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City of Fresno Preps Lawsuit Challenging County’s CEMEX Extension: Source



Fresno County Supervisors gave CEMEX three years to continue mining along the San Joaquin River. (GV Wire Photo/Edward Smith)
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The CEMEX controversy continues as city of Fresno officials may weigh in with legal action affecting the mining company.

A source with direct knowledge told GV Wire that the Fresno City Council in closed session Thursday directed Fresno City Attorney Andrew Janz to prepare a lawsuit regarding the decision from the Board of Supervisors Tuesday to give the mining company three more years to finish an environmental document.

The mining company’s permit was set to expire on July 28 before supervisors granted the company three more years to finish the Environmental Impact Report allowing them to dig deeper at the San Joaquin River and operate another 100 years.

City Has 30 Days to File Lawsuit

Before a lawsuit can be filed, however, Fresno City Council would have to give formal approval with a vote at a future meeting. The city has 30 days to file a lawsuit. They next meet on Aug. 10.

Fresno County Supervisor Nathan Magsig, whose district includes CEMEX, said he would not comment on pending litigation but said it was interesting that items discussed in closed session were being leaked to the media.

A Fresno County spokeswoman said that officials do not comment on pending litigation.

Pacheco: Three-Year Extension Was a Compromise

CEMEX is a multi-billion dollar Mexican company with U.S. headquarters in Houston, Texas.

Supervisor Brian Pacheco said at Tuesday’s packed board meeting that given the company’s size and resources, it should have started the process sooner.

The company requested the EIR in 2019, four years before the expiration date.

Pacheco originally proposed only giving the mining company two years to finish the study, but after comments from county staff on timelines to finish the document, the board agreed to make the extension three years.

Wyatt Meadows, district representative for Operating Engineers Local Union 3, said shutting down CEMEX would negatively affect the entire Fresno area construction industry.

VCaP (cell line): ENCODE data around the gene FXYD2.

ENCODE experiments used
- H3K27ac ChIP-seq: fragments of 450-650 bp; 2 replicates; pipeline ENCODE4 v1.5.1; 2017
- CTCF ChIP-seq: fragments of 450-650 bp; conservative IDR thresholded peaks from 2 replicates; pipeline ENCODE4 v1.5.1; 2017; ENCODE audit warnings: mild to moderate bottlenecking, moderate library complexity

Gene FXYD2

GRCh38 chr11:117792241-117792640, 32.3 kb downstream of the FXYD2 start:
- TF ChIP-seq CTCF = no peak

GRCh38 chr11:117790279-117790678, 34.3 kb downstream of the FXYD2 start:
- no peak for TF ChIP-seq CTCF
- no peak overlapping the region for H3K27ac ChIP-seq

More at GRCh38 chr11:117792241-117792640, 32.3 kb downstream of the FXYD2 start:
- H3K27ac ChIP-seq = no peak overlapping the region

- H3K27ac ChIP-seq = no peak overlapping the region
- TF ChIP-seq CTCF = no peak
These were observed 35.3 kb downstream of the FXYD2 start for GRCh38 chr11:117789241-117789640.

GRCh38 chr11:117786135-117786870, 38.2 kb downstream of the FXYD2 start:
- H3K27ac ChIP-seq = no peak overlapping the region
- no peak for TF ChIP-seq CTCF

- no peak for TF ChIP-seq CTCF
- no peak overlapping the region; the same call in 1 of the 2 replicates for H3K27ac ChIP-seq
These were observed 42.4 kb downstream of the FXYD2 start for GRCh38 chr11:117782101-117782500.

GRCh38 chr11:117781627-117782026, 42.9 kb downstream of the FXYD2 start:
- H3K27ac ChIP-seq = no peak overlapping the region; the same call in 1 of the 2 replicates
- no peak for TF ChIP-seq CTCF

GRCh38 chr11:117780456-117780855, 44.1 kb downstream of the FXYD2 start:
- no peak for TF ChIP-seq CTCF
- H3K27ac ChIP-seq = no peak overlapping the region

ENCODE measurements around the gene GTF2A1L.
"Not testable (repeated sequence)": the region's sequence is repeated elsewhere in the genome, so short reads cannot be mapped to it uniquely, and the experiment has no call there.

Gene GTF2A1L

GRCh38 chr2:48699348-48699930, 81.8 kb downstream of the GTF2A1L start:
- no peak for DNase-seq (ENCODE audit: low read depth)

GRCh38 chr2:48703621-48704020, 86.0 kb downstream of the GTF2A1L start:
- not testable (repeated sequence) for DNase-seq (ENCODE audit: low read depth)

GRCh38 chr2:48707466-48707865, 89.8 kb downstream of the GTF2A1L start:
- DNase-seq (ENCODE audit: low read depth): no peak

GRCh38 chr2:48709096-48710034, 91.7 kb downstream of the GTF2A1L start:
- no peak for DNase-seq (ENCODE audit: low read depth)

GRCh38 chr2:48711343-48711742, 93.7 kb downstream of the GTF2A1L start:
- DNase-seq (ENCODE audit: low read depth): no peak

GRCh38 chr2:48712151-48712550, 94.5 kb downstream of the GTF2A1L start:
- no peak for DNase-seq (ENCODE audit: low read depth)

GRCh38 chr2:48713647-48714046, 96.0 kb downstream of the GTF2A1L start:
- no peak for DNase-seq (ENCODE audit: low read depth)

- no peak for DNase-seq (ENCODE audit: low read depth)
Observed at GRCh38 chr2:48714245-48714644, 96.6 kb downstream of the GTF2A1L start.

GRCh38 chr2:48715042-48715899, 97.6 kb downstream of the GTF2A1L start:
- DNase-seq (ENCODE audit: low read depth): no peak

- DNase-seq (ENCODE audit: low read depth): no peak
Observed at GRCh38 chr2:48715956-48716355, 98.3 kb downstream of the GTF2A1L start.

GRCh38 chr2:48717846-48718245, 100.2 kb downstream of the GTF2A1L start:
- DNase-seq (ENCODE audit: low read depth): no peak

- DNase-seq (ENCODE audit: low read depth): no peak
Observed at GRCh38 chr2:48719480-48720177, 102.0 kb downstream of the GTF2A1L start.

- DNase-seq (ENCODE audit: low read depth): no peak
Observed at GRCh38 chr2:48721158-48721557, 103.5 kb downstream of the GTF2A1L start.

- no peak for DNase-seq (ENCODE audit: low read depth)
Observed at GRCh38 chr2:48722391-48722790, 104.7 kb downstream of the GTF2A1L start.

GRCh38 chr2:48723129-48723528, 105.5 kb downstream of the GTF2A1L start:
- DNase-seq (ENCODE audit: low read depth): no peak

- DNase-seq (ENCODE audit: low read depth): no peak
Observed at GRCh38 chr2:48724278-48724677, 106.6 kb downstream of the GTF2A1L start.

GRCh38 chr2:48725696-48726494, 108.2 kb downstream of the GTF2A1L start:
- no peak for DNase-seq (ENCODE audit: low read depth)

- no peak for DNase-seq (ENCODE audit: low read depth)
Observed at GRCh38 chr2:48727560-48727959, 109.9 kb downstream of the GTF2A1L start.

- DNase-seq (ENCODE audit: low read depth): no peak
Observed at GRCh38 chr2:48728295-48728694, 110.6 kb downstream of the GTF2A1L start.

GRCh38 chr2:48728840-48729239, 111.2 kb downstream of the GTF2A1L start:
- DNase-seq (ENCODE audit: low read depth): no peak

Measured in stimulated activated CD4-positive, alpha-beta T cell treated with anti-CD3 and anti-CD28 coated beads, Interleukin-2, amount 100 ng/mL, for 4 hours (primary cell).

City Objects to Number of Truck Trips

Jennifer Clark, director of the Planning and Development Department with the city of Fresno, said the number of vehicle trips and the amount of aggregate extracted from the mining site has been out of compliance since the original EIR dating to 1986.

The multiple pedestrian and bicyclist deaths on Friant Road over the past five years can be attributed to increased traffic as the region expanded — something the authors of the 1986 EIR didn’t account for, Clark said.

But Magsig said a lot of the traffic is due to the northbound expansion of Fresno. And, when asked by Magsig whether the amount of aggregate mined from the site exceeded previous totals, the attorney for CEMEX  said the company would have run out of aggregate if that was the case.

GV Wire Reporter David Taub contributed to this story.

Edward Smith began reporting for GV Wire in May 2023. His reporting career began at Fresno City College, graduating with an associate degree in journalism. After leaving school he spent the next six years with The Business Journal, doing research for the publication as well as covering the restaurant industry. Soon after, he took on real estate and agriculture beats, winning multiple awards at the local, state and national level. You can contact Edward at 559-440-8372 or at

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